Cinema of Cyprus

Cinema of Cyprus

Movie XD 6D cinema in Nicosia
Number of screens 30 (2011)[1]
  Per capita 2.9 per 100,000 (2011)[1]
Main distributors Four Stars Films 40.7%
Odeon Cyprus 23.3%
Feelgood 18.9%[2]
Produced feature films (2011)[3]
Fictional 2
Animated -
Documentary 1
Number of admissions (2011)[4]
Total 870,000
  Per capita 1 (2012)[5]
Gross box office (2011)[4]
Total €7.11 million

Cypriot cinema was born much later than that of other countries. In the late 1960s and early 1970s, George Filis produced and directed Gregoris Afxentiou, Etsi Prodothike i Kypros (Cyprus Betrayal), and The Mega Document.

In 1994, cinematographic production received a boost with the establishment of the Cinema Advisory Committee. As of the year 2000, the annual amount set aside in the national budget stands at Cy Pounds 500,000 (about 850,000 Euros). In addition to government grants, Cypriot co-productions are eligible for funding from the Council of Europe's Eurimages Fund, which finances European film co-productions. To date, four feature-length films in which a Cypriot was executive producer have received funding from Eurimages. The first was I Sphagi tou Kokora (1992), completed in 1996, Hellados (And the Trains Fly to the Sky, 1995), which is currently in post-production, and Costas Demetriou's O Dromos gia tin Ithaki (The Road to Ithaka, 1997) which premiered in March 2000. The theme song to The Road to Ithaka was composed by Costas Cacoyannis and sung by Alexia Vassiliou. In September 1999, To Tama (The Promise) by Andreas Pantzis also received funding from the Eurimages Fund.[6] In 2009 the Greek director, writer and producer Vassilis Mazomenos filmed in Cyprus Guilt. The film was awarded in 2012 with the Best Screenwriting and Best Photography award in London Greek Film Festival (UK) and was official selection in Montreal World Film Festival, Cairo International Film Festival, India International Film Festival, Tallinn Black Nights Film Festival, Fantasporto and opening film in the Panorama of European Cinema in Athens. In 2010 the film was Nominated for the best film from the Hellenic Film Academy.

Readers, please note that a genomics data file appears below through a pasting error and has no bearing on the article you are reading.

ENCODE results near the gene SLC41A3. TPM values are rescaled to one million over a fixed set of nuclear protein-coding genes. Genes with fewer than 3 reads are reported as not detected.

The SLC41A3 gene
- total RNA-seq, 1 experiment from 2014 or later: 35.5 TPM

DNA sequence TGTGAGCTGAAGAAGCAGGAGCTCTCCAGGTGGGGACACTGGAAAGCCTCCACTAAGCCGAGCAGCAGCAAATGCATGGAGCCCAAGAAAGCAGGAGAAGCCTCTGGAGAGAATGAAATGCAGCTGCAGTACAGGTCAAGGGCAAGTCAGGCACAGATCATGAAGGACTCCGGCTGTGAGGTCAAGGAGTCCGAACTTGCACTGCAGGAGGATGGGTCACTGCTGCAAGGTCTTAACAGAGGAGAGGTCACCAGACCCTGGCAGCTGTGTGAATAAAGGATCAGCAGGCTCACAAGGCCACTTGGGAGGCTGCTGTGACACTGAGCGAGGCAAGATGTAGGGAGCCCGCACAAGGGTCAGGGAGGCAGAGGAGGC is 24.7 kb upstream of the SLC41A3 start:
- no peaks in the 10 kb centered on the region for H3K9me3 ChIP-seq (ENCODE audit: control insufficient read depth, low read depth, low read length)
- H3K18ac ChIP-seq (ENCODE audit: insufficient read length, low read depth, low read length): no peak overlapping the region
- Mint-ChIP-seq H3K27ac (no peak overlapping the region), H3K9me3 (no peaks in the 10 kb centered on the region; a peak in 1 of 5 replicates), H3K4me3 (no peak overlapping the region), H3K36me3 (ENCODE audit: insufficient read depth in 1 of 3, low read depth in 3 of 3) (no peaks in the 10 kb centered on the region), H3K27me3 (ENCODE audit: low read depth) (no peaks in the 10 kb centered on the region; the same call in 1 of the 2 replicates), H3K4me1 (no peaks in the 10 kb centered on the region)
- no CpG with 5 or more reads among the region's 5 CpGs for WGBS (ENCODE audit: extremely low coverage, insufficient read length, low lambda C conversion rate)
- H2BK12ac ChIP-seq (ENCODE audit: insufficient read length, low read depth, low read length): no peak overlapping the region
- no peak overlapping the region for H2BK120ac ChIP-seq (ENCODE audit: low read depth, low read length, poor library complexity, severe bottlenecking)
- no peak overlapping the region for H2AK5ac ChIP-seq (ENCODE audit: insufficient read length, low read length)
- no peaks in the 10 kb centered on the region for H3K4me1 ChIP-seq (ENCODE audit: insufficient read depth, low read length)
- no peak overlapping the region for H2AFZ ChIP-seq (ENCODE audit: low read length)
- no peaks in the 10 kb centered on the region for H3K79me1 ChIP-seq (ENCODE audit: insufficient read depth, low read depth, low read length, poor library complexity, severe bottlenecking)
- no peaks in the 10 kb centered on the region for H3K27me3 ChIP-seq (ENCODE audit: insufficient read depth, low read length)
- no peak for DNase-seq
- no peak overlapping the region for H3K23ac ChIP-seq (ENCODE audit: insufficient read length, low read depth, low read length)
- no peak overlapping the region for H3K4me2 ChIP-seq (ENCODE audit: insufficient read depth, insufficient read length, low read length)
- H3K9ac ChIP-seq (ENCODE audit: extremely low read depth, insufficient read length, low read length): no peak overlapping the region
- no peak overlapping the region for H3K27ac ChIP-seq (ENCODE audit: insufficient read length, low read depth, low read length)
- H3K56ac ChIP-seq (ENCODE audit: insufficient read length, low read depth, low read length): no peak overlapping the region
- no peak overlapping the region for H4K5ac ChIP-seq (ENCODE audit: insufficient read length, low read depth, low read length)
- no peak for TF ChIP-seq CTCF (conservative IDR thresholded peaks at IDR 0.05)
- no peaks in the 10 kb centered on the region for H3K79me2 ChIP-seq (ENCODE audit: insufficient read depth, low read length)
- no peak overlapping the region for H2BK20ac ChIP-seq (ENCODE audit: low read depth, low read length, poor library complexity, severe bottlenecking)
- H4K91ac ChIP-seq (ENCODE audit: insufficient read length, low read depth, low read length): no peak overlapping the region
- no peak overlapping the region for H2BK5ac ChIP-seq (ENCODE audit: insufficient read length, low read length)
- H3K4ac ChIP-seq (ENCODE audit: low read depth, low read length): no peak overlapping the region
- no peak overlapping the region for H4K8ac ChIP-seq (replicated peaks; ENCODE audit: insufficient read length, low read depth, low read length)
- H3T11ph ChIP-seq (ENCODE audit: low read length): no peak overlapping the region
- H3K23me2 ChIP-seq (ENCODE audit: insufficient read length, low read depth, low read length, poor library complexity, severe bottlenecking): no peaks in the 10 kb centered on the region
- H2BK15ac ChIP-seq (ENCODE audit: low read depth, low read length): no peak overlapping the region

Only a small number of foreign films have been made in Cyprus. This includes Incense for the Damned, filmed in 1969 and starring Patrick Macnee, Patrick Mower and Peter Cushing. In 1970 The Beloved, starring Raquel Welch was also filmed in Cyprus, as was the 1973 British comedy movie Ghost in the Noonday Sun, directed by Peter Medak, starring Peter Sellers, Anthony Franciosa and Spike Milligan.[7] Parts of the 1962 film The Longest Day, starring John Wayne were also filmed on Cyprus.

The most renowned Cypriot director to have worked abroad is Michael Cacoyannis.


See also


  1. 1 2 "Table 8: Cinema Infrastructure - Capacity". UNESCO Institute for Statistics. Retrieved 5 November 2013.
  2. "Table 6: Share of Top 3 distributors (Excel)". UNESCO Institute for Statistics. Retrieved 5 November 2013.
  3. "Table 1: Feature Film Production - Genre/Method of Shooting". UNESCO Institute for Statistics. Retrieved 5 November 2013.
  4. 1 2 "Table 11: Exhibition - Admissions & Gross Box Office (GBO)". UNESCO Institute for Statistics. Retrieved 5 November 2013.
  5. "Country Profiles". Europa Cinemas. Retrieved 9 November 2013.
  6. "Film Birth – History of Cinema – Cyprus".
  7. Roger Lewis, The Life and Death of Peter Sellers (London: Arrow, 1995) p.130

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